Social media has given us the gift/curse of being able to express our fractal selves in a variety of ways. In society we're (x); at home we're (y), but on social media we can be whoever we want to be. The person in our profiles can be a refined caricature of ourselves or a new creation that reflects our deepest desires. Our social media personas, in many respects, have become as real as our flesh and bones. Jean Baudrillard wrote about this long before the rise of social media in his book Simulacra and Simulation. He theorized, in my opinion correctly, that society had moved to a place where the symbols of reality not only displaced reality but became more real than reality. Baudrillard didn't live long enough to see how much time some of us would spend on our digital footprint compared to cultivating an "authentic self".
I'm old enough to remember the Glamour Shots craze. Glamour Shots and a slew of smaller knockoff companies made a lot of money transforming ordinary people into the version of themselves they always wanted to be: even if those transformations were temporary. Glossy 3x5's and 4x6's served as "facsimiles" of who they could be on their best day. It took a makeup artist, a hair stylist, and airbrush photography to do what a smartphone photo editing app is capable of doing in a few seconds. This technological reality combined with a cyber-world that only loosely resembles reality has changed us in a short period of time.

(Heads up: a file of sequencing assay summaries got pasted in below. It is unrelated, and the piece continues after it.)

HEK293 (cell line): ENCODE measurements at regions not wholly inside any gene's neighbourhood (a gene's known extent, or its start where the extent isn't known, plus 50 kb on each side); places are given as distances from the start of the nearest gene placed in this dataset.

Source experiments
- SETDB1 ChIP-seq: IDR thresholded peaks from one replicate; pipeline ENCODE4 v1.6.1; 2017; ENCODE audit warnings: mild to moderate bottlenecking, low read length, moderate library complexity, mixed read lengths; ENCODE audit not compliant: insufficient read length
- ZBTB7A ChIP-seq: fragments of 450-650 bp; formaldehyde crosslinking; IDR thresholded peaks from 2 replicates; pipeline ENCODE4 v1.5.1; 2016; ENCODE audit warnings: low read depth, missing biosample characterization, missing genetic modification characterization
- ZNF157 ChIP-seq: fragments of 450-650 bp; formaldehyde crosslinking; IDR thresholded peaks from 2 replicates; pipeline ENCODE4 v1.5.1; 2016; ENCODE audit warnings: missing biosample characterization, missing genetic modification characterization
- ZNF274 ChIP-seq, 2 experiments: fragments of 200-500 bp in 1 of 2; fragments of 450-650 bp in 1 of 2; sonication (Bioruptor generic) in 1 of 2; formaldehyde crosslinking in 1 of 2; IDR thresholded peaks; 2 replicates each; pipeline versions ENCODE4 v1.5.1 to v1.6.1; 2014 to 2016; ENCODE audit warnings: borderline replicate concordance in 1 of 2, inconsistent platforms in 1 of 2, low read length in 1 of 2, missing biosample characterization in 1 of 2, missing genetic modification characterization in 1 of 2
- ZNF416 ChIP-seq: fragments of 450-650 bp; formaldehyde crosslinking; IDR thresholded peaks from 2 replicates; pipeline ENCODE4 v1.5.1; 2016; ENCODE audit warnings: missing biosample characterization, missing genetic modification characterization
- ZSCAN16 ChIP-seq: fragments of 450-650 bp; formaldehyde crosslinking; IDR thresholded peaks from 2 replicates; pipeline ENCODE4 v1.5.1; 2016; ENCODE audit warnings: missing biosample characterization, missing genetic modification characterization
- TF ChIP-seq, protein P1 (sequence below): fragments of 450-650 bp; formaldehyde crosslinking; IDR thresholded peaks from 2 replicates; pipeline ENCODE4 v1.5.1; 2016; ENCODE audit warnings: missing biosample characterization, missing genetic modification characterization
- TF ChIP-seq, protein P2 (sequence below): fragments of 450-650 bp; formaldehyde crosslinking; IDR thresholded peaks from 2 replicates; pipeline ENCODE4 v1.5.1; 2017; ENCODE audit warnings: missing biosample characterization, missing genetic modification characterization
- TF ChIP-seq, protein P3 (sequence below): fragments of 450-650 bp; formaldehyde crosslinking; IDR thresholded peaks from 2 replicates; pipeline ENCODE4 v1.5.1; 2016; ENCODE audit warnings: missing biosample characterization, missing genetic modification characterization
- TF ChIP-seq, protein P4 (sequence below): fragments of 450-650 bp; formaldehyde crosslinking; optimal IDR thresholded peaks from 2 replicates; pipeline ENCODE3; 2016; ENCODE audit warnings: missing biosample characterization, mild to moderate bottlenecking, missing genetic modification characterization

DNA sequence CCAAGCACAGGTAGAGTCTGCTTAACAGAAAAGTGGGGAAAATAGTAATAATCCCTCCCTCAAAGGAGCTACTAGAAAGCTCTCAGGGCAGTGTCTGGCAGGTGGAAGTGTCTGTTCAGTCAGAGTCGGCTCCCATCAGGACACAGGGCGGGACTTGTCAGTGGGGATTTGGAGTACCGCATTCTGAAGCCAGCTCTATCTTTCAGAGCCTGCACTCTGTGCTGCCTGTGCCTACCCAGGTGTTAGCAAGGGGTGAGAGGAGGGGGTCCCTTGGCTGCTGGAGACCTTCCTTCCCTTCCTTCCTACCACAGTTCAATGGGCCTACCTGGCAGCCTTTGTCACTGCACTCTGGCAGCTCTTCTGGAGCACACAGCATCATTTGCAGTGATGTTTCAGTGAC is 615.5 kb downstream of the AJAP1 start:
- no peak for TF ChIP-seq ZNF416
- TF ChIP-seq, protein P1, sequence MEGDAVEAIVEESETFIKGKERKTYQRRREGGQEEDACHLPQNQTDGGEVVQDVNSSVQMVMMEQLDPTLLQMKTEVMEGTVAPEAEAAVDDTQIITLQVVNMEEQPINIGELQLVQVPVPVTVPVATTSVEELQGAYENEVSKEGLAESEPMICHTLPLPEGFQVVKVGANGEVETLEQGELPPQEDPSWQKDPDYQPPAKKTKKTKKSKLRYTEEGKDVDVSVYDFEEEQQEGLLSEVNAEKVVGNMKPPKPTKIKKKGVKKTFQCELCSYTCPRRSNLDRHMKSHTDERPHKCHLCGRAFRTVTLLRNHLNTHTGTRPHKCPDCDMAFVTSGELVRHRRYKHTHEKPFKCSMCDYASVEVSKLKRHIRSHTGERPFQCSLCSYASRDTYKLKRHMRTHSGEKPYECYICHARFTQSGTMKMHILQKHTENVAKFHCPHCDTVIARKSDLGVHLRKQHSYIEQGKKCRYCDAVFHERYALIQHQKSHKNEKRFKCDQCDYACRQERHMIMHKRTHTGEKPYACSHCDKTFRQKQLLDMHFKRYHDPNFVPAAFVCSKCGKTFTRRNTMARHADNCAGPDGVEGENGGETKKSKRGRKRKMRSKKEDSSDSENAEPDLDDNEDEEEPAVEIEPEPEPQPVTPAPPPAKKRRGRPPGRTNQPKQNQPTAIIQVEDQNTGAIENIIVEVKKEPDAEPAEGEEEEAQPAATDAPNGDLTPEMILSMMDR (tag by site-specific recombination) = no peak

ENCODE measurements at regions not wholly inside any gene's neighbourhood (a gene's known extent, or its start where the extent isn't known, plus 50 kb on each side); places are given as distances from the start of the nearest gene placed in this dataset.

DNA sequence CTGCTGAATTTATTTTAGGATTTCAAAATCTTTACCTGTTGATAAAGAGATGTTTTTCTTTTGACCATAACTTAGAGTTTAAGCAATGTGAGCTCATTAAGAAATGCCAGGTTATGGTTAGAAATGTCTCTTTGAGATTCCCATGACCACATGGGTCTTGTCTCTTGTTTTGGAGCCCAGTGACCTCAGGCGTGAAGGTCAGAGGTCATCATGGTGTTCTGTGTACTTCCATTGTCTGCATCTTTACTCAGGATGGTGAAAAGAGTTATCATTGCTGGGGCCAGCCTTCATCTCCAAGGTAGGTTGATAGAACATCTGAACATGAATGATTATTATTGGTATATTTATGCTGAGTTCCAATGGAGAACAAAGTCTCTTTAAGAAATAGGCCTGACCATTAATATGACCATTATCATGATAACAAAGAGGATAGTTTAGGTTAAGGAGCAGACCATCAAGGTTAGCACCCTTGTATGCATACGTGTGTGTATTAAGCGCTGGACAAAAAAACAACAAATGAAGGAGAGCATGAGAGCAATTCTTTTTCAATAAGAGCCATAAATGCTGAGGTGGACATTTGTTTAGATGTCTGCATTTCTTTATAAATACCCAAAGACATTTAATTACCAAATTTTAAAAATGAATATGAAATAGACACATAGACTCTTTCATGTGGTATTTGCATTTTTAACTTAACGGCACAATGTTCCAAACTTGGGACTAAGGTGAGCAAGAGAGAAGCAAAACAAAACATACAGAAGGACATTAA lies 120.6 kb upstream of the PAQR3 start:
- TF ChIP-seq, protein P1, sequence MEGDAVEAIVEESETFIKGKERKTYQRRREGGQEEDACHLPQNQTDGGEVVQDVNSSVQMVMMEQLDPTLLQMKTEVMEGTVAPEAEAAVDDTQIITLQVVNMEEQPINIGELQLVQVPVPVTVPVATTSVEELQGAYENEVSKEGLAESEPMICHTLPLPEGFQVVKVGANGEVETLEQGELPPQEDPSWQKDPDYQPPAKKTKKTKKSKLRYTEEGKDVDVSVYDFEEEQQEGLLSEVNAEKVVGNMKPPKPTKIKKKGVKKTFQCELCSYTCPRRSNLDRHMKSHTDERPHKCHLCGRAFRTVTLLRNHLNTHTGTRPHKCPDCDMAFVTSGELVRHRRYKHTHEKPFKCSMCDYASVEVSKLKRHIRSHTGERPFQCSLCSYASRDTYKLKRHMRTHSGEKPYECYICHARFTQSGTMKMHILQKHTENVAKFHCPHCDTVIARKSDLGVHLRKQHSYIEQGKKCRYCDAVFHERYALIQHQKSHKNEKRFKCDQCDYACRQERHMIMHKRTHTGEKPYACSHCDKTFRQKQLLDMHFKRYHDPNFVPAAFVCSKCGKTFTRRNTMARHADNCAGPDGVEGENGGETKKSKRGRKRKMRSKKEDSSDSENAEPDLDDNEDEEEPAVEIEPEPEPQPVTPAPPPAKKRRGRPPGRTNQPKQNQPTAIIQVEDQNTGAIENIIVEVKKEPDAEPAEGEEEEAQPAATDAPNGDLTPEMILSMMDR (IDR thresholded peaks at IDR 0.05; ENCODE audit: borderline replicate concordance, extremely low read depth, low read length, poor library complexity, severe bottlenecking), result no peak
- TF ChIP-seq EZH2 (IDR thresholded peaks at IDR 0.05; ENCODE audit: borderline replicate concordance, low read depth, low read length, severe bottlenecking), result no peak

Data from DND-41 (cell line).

Creating a new identity is easy. The "social" aspect of social media takes place in a world where authenticity and inauthenticity aren't easily distinguishable. The great Canadian philosopher and social theorist Justin Bieber once wrote, "Facebook is where you lie to your friends. Twitter is where your honest with complete strangers." I don't know if he really said this, but it jibes with some of the experiences I've had dealing with people who have markedly different social media accounts. The popularity of Facebook has caused some to seek their escape on lesser used social media platforms or the comments sections of various websites. A majority of the trolling I've experienced originated from a nom de guerre disconnected from a concrete person. Trolling is prank calling on meth for this digital era. The meekest among us are capable of unleashing vicious attacks from the safety of an identity free from the real world consequences of their actions. In comic books the good guys have alter egos, but on social media the alter egos belong almost exclusively to the villains.
Full disclosure: I haven't transcended the society we live in, and I' m not attempting to define this cultural shift- I'm absolutely certain I don't fully understand what I'm noticing. If you look at my digital footprint you'll get the symbolic representation that I share with the world: a perfectly manicured and air brushed version of myself that lacks the imperfections that are a constitutive part of who I am. Social media has made the task of cultivating an authentic self more difficult than it was just 10 years ago. Before social media self creation was a process that involved defining, through self expression, who you are over and against societal classification systems based on any combination of cultural, racial, sexual, religious, or socioeconomic factors. We've always had the choice of not cultivating a self, but now we can easily upload a reproducible identity that has the same intrinsic value, or (an even scarier proposition) more instrumental value than we have in the material world. I'm curious how this period will be understood by historians, sociologist, philosophers, and psychologists 100 years from now.